Warm soufflés and the fine art of French flirting

I picked up some excellent tips on cooking and the fine art of French flirting during our recent trip to Paris.

The tres beaux Chef Erich taught me the former; my own two daughters taught me the latter.

It happened like this:

Katherine, who can whip up a perfect triple chocolate marshmallow cookie faster than you can say “oui!” took one look at our handsome instructor and forgot how to crack an egg.

“Kat-reen,” Chef Eric said. “You must hit the egg firmly on the table.”

“Like this?” Katherine, who had been successfully cracking eggs since the Bush administration (the George H.W. Bush administration), giggled a little.

I rolled my eyes and turned to Molly, my partner in sarcasm.

But, she was otherwise engaged.

“I’m trying to think of a whisking pun right now,” said Louie, a tall, precocious California teen-ager.

“Well, I’ve been whisking you had one,” a laughing Molly responded.

Mon Dieu! We’d only been in Paris a few short hours and already I hardly recognized my own kin.

I busied myself taking pictures while the two girls, the sweet teen, a mother/daughter duo from Pittsburgh and a Parisian couple helped Chef Erich whip up a cheese soufflé, a très délicieuse vinaigrette salad, and, best of all, a chocolate soufflé.

“Kat-reen will you help me serve dessert?”

“I’d be delighted, Chef Erich.”

Good. Lord.

I did pick up a few excellent soufflé cooking tips I’m happy to share.

1) Steam makes soufflés rise and crust traps the steam. That’s why you may want to add a layer of grated cheese to the top.

2) To avoid lumps, start whisking in the center of your bowl and work your way out.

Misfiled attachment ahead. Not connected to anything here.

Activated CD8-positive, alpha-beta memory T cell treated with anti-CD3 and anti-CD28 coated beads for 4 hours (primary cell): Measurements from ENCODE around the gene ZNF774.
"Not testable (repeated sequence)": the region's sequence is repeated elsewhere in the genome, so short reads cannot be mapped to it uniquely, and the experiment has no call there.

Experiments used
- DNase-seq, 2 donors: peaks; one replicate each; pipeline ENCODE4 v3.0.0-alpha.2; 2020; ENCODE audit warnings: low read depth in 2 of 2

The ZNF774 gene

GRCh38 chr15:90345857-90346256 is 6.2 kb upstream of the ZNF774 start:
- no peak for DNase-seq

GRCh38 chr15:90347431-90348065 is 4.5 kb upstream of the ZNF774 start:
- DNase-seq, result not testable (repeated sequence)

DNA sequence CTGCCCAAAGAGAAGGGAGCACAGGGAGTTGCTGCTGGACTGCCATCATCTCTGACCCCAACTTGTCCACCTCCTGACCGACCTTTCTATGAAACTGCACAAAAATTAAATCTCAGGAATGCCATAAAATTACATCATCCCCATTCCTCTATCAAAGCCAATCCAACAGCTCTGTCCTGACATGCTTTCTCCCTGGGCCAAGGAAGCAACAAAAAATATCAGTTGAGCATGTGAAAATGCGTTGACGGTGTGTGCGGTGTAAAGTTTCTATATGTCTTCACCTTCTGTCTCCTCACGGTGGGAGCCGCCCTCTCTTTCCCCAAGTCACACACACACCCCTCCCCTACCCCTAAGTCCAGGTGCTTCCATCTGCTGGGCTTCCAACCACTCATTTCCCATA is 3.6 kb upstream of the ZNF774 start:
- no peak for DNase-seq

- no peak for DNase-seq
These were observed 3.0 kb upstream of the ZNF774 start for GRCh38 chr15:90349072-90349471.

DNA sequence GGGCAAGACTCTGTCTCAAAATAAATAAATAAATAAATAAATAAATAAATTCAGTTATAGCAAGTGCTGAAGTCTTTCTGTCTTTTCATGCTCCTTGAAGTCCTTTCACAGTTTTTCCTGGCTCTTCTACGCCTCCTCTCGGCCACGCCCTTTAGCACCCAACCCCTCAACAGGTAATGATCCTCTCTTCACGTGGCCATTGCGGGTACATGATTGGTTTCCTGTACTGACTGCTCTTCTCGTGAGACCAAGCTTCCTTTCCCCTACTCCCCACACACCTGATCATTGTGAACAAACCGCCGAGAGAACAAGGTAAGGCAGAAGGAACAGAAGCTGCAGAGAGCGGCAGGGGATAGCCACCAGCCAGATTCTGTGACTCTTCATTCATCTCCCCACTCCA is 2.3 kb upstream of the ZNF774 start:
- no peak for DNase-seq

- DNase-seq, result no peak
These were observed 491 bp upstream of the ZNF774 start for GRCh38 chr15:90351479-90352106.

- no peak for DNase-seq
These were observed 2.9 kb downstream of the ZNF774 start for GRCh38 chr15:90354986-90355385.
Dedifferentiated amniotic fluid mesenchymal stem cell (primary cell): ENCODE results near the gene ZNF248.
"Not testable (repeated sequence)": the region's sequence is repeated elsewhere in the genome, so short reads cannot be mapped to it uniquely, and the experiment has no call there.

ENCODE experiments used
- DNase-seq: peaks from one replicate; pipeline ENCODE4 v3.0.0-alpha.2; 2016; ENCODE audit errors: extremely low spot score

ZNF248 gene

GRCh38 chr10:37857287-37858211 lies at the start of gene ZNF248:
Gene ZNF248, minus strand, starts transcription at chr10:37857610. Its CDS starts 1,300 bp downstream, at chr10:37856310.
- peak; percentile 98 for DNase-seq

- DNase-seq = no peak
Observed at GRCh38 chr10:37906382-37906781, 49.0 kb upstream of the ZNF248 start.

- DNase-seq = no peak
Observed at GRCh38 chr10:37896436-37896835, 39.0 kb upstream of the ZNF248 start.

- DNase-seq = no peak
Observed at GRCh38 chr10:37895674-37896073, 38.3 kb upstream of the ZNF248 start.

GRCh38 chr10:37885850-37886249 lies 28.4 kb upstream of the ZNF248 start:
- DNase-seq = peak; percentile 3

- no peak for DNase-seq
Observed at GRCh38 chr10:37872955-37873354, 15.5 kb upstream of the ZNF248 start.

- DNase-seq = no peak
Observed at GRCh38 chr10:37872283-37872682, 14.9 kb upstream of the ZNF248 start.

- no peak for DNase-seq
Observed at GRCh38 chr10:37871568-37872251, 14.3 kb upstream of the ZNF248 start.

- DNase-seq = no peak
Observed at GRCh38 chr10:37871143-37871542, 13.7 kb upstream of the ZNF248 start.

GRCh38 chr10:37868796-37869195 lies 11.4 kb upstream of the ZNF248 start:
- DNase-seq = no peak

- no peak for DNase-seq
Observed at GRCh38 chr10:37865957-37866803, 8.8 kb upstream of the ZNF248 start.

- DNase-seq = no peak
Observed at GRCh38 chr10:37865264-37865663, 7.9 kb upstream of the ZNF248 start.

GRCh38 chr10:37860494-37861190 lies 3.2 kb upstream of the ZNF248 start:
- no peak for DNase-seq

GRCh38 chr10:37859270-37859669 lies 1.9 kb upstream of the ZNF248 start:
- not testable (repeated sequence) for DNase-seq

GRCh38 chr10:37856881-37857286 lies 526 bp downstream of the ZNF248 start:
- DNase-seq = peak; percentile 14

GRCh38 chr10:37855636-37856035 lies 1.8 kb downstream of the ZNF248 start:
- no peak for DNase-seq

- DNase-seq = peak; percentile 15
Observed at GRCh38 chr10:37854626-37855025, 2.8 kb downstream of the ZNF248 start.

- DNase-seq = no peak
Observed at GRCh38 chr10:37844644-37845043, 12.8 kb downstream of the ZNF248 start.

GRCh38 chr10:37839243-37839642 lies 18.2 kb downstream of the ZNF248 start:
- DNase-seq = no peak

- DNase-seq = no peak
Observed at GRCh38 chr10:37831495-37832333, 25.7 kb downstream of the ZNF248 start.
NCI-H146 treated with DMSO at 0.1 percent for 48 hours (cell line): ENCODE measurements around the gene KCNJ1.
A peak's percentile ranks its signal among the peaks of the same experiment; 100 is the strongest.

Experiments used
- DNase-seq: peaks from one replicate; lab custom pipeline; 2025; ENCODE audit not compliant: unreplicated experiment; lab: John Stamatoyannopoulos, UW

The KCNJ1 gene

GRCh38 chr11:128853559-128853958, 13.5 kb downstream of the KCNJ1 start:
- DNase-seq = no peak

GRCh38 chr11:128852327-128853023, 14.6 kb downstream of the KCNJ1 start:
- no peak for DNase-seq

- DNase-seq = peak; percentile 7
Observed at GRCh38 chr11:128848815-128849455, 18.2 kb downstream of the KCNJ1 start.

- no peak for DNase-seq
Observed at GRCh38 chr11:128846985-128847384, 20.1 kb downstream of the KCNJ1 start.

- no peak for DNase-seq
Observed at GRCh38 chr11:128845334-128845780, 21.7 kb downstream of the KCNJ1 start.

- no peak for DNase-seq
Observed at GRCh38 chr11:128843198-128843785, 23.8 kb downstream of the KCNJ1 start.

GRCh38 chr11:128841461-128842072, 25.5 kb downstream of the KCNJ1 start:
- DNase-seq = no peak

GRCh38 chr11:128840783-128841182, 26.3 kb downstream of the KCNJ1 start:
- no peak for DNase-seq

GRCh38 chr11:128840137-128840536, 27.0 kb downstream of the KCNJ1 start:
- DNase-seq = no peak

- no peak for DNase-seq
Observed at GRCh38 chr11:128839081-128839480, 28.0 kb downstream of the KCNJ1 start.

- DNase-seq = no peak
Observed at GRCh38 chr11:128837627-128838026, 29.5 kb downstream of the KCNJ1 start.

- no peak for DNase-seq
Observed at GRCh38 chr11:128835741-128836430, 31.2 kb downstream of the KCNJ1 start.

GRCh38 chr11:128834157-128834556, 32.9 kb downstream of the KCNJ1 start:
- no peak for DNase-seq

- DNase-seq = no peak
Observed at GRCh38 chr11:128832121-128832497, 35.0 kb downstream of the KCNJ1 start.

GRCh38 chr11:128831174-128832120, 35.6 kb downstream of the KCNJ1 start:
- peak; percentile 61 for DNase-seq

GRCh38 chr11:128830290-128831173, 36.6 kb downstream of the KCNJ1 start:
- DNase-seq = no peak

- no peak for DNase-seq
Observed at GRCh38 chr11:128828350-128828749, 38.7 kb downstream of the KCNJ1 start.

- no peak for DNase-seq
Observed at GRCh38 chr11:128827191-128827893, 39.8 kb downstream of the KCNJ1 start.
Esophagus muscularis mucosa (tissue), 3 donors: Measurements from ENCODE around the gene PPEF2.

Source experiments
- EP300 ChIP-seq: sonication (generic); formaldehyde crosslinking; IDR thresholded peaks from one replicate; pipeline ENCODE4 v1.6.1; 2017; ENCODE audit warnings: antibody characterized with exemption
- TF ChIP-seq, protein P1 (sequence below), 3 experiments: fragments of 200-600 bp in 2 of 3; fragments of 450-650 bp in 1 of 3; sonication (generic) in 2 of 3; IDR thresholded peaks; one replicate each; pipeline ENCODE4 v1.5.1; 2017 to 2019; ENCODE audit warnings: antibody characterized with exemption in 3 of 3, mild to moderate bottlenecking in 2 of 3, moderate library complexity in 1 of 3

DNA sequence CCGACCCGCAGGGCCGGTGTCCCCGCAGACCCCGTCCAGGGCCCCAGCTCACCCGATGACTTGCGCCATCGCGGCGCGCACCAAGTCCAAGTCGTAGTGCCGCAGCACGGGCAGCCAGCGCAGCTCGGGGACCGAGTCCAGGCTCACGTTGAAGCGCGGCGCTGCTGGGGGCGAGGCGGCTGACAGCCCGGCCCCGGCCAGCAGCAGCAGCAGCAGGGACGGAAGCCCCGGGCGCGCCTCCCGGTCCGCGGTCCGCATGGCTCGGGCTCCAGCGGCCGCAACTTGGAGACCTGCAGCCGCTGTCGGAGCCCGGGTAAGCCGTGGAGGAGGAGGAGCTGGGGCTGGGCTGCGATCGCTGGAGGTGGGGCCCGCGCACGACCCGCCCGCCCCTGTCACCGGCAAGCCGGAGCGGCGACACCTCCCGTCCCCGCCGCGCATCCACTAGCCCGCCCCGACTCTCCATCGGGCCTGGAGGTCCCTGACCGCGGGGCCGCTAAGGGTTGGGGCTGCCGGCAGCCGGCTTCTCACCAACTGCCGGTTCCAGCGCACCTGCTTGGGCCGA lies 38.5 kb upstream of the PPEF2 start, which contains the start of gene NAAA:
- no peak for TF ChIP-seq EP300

3) Butter the ramekin in the direction you want your soufflé to rise.

4) Determine your whisk size based on the amount of air you want to add to your dish. Big speed equals big bubbles. Small speed equals little bubbles.

We all had a great time, ate some delicious food and shared a few laughs. We highly recommend La Cuisine, a cooking school located right on the banks of the Seine in Paris. And tell Chef Erich Kat-reen sent you.

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We were very excited to take our Parisian cooking class.
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Early on, I determined my most important task would be to digitally record the occasion.
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Molly, Louie and Chef Erich school the class in the fine art of whisking.
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“Kat-reen” forgot how to crack an egg.
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Fortunately, Chef Erich was there to guide her.
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Like this? she asked, having cracked a thousand eggs in her lifetime. Mon Dieu!
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Awwww. Look how they worked together!
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Our new friend from Pittsburgh has no idea what’s going on here between Chef Erich and Kat-reen and neither do I but this picture cracks me up.
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You can write your own caption to this picture. I’m very busy laughing.
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Voila!
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Not bad, am I right?
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The Souffle sisters.
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She scored the biggest chocolate souffle.
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I’m just sayin’ I had no trouble cracking, separating and whisking that egg. I may have to work on my flirting game though.

 

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